Last month, Megan Brown was featured in a Globe & Mail cover story in which she disclosed her University of Guelph track coach had allegedly groomed her for sex. Today, the 35-year-old tells Ben Kaplan she has some thoughts on how running can do a better job policing itself.
MB: I have a baby asleep in my arms right now so I can’t talk on the phone, but if you wanted to do an informal back and forth over email, I could answer questions in real time. I find that’s where the magic is anyways. Something that’s engaging for both of us.
BK: You have a baby asleep in your arms right now. Why don’t you take us up to date with your life?
MB: Well, life has changed pretty drastically for me in the last few months. My husband and I relocated to beautiful BC in late November and I gave birth to my daughter, Grace, at the end of January.
BK: Good to see you are thriving. I don’t think I realized you were pregnant at the time of the first piece. You must have been feeling so much.
MB: The timing was pretty surreal, actually. Michael [Doyle, Globe & Mail reporter] reached out to me the week after my husband and I moved out here, and the article came out the week after Grace was born. Thankfully, I have a lot of trust in how the universe works, but even then it was a test of faith on many levels.
BK: You have a daughter. Would you let her run track?
MB: I would like to think that I would support any interest or passion that she has. However, would I enroll her in track and field? That’s an entirely different question. And one that makes me quite emotional, actually…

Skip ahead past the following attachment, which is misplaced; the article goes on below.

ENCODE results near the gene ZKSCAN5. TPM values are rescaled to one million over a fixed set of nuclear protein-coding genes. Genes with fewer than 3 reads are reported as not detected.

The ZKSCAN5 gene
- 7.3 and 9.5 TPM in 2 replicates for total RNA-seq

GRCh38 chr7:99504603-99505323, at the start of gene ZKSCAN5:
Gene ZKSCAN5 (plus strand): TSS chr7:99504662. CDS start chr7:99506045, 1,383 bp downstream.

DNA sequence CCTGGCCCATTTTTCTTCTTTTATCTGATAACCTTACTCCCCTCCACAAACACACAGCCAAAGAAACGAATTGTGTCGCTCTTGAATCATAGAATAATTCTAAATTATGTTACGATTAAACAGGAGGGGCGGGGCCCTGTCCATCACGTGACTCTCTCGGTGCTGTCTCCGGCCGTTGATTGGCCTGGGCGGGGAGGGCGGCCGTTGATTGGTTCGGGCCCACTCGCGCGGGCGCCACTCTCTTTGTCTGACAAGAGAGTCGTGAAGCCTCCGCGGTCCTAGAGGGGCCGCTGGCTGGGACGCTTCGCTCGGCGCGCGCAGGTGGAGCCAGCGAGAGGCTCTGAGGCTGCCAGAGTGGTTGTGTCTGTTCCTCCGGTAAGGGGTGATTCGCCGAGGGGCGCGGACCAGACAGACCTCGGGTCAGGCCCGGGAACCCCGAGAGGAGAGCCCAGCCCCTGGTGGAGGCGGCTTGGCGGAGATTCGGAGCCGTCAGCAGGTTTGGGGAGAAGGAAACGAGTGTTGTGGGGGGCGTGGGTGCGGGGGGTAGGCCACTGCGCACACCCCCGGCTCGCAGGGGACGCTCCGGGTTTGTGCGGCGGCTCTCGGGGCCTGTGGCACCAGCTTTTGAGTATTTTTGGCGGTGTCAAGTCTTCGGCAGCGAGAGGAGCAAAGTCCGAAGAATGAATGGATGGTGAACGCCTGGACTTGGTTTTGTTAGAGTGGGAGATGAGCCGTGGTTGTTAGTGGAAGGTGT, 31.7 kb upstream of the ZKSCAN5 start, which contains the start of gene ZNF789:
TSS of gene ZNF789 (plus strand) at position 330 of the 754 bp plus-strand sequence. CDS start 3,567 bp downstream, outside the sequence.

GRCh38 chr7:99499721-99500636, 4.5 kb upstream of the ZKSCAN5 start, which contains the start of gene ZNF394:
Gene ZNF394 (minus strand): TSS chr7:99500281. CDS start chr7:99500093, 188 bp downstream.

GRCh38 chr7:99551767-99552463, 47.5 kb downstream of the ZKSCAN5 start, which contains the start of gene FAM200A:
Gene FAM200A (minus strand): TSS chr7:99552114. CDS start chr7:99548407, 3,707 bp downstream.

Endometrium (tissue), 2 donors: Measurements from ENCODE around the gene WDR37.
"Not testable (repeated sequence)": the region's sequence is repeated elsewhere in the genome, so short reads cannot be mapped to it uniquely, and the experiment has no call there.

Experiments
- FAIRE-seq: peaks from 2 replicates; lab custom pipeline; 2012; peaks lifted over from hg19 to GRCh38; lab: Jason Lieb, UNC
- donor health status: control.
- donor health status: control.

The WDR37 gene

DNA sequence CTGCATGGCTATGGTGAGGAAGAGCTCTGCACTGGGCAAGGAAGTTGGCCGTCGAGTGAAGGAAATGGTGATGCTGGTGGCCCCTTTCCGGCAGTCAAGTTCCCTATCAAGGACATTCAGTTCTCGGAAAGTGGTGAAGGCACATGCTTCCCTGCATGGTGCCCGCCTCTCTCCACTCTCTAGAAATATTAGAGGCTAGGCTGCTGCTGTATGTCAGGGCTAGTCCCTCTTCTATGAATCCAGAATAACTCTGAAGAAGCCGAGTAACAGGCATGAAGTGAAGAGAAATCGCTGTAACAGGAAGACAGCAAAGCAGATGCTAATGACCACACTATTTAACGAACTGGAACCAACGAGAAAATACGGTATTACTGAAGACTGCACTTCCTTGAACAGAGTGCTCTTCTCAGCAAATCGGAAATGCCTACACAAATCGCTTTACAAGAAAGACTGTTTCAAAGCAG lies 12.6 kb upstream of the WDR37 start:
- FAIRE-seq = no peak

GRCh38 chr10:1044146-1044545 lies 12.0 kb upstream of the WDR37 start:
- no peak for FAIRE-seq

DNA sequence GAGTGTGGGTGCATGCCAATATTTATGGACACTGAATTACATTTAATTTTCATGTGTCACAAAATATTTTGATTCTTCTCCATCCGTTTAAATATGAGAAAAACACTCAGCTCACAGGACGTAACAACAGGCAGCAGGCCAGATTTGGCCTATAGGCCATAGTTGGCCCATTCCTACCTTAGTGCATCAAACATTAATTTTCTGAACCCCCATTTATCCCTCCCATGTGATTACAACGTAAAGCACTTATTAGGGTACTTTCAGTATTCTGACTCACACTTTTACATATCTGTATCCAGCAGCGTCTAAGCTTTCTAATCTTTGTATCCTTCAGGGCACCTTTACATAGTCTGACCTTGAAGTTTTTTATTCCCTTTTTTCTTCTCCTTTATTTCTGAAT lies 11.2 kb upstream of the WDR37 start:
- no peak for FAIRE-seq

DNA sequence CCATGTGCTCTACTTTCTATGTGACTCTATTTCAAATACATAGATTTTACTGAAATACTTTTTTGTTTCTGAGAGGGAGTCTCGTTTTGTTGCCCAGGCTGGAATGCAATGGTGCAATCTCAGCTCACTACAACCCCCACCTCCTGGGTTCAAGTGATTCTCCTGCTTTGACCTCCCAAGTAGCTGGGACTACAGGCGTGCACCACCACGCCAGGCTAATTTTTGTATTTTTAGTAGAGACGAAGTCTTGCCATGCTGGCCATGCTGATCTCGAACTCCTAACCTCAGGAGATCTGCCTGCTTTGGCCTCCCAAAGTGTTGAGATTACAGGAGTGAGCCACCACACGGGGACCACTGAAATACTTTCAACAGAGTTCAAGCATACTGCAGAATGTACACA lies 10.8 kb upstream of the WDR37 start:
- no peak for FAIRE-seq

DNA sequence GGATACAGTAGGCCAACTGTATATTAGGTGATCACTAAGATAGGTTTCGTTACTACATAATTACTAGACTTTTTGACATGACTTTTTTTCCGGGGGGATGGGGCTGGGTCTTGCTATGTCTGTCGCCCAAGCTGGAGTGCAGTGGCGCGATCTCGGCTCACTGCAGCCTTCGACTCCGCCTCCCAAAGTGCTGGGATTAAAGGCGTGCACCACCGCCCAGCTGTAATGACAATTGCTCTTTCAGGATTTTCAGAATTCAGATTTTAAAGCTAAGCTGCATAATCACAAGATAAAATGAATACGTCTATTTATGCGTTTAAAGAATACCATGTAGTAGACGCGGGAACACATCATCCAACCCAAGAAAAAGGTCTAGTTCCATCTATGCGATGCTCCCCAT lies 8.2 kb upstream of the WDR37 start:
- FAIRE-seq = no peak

BK: Of course, and sorry—obviously. I want to be generous and sensitive, but also ask you things I think the readers want to know. It makes you emotional because you love track, but also because it provided an area for you to be abused, and a system that allowed it to carry on.
MB: Don’t shy away from any questions. Emotions don’t scare me at all. It’s where the truth often lies. And yes, it makes me emotional because I have such a deep love for running, but it is also the source of a lot of pain for me. (And again, don’t be afraid to get personal. I’m an honest truth teller and so desperately want to have more meaningful conversation).
BK: You’ve grown up and spent your life in our sport. Are there more stories like yours just waiting to come out? I know for a fact that we published one by Clara Langley a few weeks after your story—not about a coach, but about another elite male runner.
MB: I can only comment on what I have personally experienced, but I imagine there are countless other stories similar to mine. Abuse of power has been rampant in our sport.
BK: You’re brave and put your name to ending systemic abuse. Where do we go from here? (In other words, how can we—or can we even—create a place where you’d be thrilled to have all of our daughters lace up their spikes?)
MB: I think we take things one step at a time and see where it all leads. I know that I feel very hopeful in the changes that are trying to take place in sport (and society as a whole). It feels messy right now, but that’s only because we are uncovering the shadows that have been driving our sport for a lot of years. Once we expose these shadows, we are already well on our way to a better sport.
I wish I had something concrete for you, but I truly believe the “change” is in seeing what we couldn’t see before
BK: I love that. And I appreciate your taking the time to talk to me. This magazine, for the most part, goes out to weekend runners, many of whom have been moved by your story. Can you feel our support?
MB: I certainly can, and it has brought me such immense healing. So thank you.
This article appears in iRun’s first issue of 2020. Read the entire issue here.